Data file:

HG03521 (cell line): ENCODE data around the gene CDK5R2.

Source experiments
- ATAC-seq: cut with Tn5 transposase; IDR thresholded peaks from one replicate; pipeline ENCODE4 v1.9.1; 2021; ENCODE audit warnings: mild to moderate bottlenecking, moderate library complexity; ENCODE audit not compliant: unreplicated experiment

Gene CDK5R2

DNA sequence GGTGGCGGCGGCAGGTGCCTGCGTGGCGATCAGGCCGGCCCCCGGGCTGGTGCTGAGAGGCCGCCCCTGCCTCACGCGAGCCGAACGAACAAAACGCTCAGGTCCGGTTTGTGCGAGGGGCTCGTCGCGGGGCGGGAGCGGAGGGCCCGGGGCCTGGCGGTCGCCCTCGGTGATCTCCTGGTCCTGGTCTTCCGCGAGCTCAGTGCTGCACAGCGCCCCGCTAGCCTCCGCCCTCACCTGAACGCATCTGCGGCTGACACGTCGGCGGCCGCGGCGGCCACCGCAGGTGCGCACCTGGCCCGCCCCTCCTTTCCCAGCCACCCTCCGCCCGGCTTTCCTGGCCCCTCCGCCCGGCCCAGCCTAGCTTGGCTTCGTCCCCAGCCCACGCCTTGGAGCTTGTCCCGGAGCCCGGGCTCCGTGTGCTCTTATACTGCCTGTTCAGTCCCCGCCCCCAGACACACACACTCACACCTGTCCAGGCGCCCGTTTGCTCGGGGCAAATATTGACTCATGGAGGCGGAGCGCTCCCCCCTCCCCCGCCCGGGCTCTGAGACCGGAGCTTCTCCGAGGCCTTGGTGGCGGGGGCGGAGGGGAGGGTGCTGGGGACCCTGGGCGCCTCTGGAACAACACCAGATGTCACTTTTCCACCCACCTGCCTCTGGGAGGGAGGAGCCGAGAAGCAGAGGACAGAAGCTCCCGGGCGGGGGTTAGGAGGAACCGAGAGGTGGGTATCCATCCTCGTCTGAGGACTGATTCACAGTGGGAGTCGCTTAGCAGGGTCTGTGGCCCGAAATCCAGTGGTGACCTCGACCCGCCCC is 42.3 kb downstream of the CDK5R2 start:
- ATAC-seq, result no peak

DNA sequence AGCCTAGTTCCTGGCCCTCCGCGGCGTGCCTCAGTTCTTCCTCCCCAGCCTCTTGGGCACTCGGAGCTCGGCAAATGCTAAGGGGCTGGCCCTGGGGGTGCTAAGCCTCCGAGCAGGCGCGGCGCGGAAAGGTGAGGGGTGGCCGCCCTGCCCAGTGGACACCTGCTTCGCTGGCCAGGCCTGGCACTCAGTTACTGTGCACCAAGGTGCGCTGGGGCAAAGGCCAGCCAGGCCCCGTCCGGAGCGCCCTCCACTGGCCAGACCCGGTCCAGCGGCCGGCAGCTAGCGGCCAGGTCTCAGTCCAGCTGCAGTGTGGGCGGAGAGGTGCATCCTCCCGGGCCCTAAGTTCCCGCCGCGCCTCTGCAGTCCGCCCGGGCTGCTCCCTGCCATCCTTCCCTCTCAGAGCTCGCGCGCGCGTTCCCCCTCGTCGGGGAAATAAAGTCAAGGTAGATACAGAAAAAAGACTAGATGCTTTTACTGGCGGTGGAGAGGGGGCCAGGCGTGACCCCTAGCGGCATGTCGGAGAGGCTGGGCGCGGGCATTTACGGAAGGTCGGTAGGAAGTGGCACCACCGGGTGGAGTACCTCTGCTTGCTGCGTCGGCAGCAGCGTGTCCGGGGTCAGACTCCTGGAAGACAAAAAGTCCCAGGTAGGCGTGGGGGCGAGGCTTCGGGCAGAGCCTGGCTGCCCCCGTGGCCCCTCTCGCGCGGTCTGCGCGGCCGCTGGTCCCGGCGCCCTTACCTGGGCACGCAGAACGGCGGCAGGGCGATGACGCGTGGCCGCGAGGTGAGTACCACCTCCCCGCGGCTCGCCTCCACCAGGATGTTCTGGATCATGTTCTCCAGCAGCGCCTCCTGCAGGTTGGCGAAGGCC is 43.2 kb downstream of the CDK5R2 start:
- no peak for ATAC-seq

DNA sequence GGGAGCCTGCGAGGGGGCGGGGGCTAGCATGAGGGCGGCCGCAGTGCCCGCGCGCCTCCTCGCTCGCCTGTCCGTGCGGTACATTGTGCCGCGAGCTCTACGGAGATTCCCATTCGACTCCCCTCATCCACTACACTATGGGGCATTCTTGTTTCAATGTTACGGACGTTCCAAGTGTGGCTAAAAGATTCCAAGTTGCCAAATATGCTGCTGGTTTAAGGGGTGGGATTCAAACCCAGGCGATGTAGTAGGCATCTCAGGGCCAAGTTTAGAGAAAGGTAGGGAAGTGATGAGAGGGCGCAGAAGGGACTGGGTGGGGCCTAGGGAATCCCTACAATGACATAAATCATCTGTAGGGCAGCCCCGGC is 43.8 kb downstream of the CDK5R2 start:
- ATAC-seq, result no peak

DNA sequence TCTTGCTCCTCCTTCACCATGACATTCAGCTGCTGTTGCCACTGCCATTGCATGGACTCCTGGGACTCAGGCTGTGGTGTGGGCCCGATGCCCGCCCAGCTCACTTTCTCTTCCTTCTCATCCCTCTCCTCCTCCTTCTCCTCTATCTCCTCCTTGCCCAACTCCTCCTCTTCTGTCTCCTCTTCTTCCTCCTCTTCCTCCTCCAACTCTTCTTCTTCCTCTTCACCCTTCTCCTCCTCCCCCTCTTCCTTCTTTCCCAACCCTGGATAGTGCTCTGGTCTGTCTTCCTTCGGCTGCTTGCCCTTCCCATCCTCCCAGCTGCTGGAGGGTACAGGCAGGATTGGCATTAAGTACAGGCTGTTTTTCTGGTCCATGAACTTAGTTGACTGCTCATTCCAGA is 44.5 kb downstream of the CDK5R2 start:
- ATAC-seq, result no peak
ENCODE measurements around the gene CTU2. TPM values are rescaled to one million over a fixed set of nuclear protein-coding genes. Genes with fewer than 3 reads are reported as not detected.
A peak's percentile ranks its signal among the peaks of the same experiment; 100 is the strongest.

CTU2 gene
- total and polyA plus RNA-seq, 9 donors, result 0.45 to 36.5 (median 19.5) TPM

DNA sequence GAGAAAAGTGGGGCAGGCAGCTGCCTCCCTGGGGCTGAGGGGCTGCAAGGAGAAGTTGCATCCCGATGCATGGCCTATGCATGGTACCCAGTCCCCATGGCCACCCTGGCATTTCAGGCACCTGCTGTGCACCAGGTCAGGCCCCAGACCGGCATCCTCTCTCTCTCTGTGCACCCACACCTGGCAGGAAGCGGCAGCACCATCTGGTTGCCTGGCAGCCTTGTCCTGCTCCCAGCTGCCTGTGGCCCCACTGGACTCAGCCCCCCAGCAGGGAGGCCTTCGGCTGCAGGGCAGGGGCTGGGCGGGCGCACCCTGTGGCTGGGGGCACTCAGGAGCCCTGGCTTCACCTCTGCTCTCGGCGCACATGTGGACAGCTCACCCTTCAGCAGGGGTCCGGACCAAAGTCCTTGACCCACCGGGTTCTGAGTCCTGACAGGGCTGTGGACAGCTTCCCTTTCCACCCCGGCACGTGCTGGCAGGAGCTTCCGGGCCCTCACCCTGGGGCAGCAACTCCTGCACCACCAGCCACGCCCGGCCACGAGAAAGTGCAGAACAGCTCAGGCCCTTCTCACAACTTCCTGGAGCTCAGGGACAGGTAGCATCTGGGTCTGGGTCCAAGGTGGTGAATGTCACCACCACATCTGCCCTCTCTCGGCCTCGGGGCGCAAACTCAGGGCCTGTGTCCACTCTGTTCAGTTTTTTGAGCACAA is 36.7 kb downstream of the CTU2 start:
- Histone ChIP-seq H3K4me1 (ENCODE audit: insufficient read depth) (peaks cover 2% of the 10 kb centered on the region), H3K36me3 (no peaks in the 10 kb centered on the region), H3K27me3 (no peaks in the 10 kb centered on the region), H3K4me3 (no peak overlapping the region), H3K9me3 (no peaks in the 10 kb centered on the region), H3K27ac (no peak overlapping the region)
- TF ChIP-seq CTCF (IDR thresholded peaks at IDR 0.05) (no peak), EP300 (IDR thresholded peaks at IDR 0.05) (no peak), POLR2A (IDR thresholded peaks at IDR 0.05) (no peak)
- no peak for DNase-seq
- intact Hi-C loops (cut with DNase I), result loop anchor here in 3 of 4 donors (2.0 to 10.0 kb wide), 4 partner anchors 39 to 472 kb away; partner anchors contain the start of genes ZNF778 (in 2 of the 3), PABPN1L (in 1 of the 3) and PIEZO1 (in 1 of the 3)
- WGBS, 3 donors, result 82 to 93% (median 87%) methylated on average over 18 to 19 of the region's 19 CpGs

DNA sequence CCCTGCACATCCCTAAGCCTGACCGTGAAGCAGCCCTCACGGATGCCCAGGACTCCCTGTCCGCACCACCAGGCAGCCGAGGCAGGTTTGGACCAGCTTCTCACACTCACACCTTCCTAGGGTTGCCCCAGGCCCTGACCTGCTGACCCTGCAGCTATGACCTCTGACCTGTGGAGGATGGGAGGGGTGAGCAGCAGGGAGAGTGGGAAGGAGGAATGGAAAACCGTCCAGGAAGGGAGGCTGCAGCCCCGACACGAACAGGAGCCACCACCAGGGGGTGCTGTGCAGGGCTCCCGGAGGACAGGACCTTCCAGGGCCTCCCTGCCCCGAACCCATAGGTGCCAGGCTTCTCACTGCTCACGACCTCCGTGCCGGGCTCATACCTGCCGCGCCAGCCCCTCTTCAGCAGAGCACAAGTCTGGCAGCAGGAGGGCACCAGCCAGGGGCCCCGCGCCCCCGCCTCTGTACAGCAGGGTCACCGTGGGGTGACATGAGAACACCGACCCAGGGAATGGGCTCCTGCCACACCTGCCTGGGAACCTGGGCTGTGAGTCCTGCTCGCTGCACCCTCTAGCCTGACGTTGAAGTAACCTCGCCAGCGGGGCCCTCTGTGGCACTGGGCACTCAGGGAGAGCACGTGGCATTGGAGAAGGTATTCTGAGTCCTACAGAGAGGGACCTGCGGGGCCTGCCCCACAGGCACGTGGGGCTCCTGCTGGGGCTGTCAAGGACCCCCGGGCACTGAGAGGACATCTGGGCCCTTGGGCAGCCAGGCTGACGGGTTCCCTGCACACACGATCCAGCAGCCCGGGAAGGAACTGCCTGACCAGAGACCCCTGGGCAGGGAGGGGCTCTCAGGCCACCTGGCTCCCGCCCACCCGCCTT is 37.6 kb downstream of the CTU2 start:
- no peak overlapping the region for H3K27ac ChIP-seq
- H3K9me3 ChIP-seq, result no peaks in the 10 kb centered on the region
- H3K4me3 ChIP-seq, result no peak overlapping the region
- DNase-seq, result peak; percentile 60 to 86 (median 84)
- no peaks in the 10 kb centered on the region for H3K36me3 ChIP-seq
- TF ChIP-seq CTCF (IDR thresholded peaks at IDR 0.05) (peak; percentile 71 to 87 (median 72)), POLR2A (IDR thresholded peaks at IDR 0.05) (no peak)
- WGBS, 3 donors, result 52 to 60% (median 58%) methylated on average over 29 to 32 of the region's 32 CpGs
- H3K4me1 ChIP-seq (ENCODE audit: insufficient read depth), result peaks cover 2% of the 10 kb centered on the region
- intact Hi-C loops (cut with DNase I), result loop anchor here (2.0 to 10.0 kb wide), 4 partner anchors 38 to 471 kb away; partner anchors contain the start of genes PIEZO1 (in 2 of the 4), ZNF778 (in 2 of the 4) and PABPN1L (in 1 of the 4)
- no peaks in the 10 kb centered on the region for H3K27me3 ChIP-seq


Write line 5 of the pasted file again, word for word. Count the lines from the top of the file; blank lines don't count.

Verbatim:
DNA sequence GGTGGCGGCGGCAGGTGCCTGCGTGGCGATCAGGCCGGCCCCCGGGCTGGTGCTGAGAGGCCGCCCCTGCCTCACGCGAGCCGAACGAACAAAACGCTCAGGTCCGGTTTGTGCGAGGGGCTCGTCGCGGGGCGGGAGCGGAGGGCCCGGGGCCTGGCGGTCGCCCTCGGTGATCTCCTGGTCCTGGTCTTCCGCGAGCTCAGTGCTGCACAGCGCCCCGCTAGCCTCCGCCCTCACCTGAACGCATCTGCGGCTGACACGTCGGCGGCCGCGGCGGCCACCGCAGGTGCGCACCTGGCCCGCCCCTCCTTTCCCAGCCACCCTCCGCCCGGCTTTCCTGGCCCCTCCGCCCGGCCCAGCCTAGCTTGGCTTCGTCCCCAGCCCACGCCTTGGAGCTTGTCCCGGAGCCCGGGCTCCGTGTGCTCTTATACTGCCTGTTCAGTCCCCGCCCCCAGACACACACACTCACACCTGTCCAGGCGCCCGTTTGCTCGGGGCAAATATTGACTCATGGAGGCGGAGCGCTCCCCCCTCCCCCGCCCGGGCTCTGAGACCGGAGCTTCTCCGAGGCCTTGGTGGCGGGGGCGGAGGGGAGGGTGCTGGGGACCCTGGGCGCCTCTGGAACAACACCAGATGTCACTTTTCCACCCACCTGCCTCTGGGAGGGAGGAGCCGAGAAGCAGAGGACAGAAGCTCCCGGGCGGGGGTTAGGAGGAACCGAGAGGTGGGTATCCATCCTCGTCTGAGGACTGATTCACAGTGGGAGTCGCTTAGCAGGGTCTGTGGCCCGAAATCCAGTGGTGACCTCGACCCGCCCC is 42.3 kb downstream of the CDK5R2 start: